The following is a version of my column in the Rome Sentinel on Saturday, October 26.
The Bible is honest about the human condition. The writer of Psalm 88 gives voice to those who feel there is no reason to go on living.
“My soul is full of troubles, and my life draws near to the Pit. I am like those who have no help, like those forsaken among the dead, like those you remember no more. You have caused my companions to shun me; you have made me a thing of horror to them.”
In 1982 I was a youth minister in Knoxville, Tennessee. Jim Henderson was an elder, a leader of the Hall’s Crossroads Presbyterian Church. One day Jim was at home alone. He had had a satisfying career, lived in a comfortable home, loved his grandchildren. But he had never told anyone at church of his struggle with depression, worsening since he retired. That day, he put his pistol to the side of his head and pulled the trigger. Jim didn’t succeed in killing himself, but destroyed his left eye and lost half the sight in his right. Everyone at church regretted they had not talked about suicide and depression before, as they embraced Jim and Marie as Jim recovered from his injury. No one blamed him, shunned him, or judged him. They loved him and supported him and his family as he found help to deal with depression.
Among adults eighteen and over in the United States, it’s estimated that at least ten million people reported having suicidal thoughts in the past year. That’s only the number who reported having such struggles with wanting to die. The vast majority of gun deaths in the US are from suicide.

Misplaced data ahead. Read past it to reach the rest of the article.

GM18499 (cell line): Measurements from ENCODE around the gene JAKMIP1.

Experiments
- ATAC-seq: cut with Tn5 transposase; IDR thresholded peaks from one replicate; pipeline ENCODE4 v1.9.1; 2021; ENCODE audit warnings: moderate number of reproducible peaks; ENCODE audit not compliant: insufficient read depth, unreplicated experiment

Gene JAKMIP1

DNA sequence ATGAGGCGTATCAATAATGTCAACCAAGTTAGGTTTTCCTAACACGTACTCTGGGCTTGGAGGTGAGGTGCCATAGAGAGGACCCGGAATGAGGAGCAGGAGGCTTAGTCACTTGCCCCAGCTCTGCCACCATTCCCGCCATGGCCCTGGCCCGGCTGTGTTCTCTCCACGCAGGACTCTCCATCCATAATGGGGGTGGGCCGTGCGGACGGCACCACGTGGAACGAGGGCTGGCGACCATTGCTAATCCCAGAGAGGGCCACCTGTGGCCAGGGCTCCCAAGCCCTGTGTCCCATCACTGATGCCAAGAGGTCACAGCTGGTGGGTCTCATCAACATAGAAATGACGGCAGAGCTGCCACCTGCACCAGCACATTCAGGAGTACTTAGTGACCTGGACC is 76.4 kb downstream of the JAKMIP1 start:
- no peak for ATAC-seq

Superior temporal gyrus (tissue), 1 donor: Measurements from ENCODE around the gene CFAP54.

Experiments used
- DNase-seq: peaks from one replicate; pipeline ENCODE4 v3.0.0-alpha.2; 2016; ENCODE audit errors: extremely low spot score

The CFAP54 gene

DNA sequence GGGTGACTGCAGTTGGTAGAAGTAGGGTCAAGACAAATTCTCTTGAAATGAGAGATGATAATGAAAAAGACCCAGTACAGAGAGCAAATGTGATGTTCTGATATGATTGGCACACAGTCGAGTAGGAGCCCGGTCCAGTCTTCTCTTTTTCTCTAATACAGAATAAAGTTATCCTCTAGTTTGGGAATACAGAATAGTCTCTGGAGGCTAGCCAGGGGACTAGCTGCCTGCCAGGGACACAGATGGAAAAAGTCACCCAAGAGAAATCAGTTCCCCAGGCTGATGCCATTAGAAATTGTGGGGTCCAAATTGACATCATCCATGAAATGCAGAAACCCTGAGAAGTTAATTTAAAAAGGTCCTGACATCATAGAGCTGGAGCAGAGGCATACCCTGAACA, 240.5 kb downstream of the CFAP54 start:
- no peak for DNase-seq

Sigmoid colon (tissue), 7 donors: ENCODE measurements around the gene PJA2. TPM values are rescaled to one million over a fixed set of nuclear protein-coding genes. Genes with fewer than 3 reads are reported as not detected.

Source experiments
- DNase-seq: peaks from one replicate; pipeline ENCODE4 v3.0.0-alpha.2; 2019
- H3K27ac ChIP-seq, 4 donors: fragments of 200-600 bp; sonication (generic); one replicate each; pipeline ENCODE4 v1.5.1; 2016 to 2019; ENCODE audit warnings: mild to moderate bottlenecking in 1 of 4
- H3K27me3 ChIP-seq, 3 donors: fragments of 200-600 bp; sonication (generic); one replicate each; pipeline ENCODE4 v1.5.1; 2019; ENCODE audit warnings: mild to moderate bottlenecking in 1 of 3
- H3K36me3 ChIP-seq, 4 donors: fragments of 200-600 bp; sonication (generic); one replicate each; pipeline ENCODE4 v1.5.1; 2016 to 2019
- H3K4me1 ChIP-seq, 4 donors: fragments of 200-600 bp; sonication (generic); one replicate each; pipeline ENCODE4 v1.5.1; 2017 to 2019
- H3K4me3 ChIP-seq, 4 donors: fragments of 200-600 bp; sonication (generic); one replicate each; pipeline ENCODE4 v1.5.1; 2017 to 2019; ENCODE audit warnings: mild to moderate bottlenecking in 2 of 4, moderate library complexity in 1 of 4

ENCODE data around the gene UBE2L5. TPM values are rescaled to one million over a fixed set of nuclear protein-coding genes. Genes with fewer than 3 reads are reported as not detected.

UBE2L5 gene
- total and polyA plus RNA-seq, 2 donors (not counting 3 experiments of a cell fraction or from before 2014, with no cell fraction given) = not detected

On Saturday, November 16, at 10:30 AM Lori Robinson will speak on suicide prevention at First Presbyterian Church in Rome. Lori is a retired Licensed Marriage and Family Therapist, trained in Applied Suicide Intervention Skills Training. Probably more importantly however, Lori is a 2 time suicide survivor, losing both her father and a very good friend to suicide within 11 months.
Have you ever been stunned when someone in your world takes their own life? Or tells you about a person they were close to who committed suicide? Those affected by suicide respond with confusion, fear, and despair. We struggle to make sense of it. We are shocked by unexpected, self-inflicted death. Guilt is common for survivors as they struggle to understand.
For a long time, people who ended their own lives were judged harshly, looked upon as having done something unpardonable. Their families felt they could not talk about what happened. But there is nothing in the Bible that condemns suicide. To the contrary, God knows our weakness and despair, and hears our cry.
People often believe suicidal thinking is shameful, a belief that isolates and silences those who have something important to say and need someone to listen. Lori’s presentation will provide help to talk openly and give a hopeful message to people who are considering or who have considered suicide, people who are concerned about someone else who may be considering suicide, and people who want support in thinking about how to reinvent their lives and start again. We are learning to provide support for people who struggle with depression. Come join the conversation and help to provide hope and healing.
I hope you’ll join us on November 16 at 10:30 AM in the dining room. A pot-luck lunch will follow. Join us whether you can bring food or not. There will be plenty!